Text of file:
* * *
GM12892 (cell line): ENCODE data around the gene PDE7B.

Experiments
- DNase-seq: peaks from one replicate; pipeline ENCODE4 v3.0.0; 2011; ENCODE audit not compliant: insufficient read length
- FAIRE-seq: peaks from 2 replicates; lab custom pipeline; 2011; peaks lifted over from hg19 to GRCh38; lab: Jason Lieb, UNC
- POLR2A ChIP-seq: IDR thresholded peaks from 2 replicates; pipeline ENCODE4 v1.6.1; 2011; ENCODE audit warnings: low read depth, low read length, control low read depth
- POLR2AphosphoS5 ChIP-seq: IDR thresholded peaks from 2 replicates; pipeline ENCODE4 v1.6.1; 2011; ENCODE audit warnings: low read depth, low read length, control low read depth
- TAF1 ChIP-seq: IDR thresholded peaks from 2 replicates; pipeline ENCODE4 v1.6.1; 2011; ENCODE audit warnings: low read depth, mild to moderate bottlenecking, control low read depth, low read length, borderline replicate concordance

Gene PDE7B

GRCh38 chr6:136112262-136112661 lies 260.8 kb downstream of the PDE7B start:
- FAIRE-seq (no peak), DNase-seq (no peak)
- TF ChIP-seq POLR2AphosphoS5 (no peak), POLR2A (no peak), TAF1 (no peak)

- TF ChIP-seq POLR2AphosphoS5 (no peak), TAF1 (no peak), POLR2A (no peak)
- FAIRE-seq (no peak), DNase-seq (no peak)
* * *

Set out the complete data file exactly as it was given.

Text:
GM12892 (cell line): ENCODE data around the gene PDE7B.

Experiments
- DNase-seq: peaks from one replicate; pipeline ENCODE4 v3.0.0; 2011; ENCODE audit not compliant: insufficient read length
- FAIRE-seq: peaks from 2 replicates; lab custom pipeline; 2011; peaks lifted over from hg19 to GRCh38; lab: Jason Lieb, UNC
- POLR2A ChIP-seq: IDR thresholded peaks from 2 replicates; pipeline ENCODE4 v1.6.1; 2011; ENCODE audit warnings: low read depth, low read length, control low read depth
- POLR2AphosphoS5 ChIP-seq: IDR thresholded peaks from 2 replicates; pipeline ENCODE4 v1.6.1; 2011; ENCODE audit warnings: low read depth, low read length, control low read depth
- TAF1 ChIP-seq: IDR thresholded peaks from 2 replicates; pipeline ENCODE4 v1.6.1; 2011; ENCODE audit warnings: low read depth, mild to moderate bottlenecking, control low read depth, low read length, borderline replicate concordance

Gene PDE7B

GRCh38 chr6:136112262-136112661 lies 260.8 kb downstream of the PDE7B start:
- FAIRE-seq (no peak), DNase-seq (no peak)
- TF ChIP-seq POLR2AphosphoS5 (no peak), POLR2A (no peak), TAF1 (no peak)

- TF ChIP-seq POLR2AphosphoS5 (no peak), TAF1 (no peak), POLR2A (no peak)
- FAIRE-seq (no peak), DNase-seq (no peak)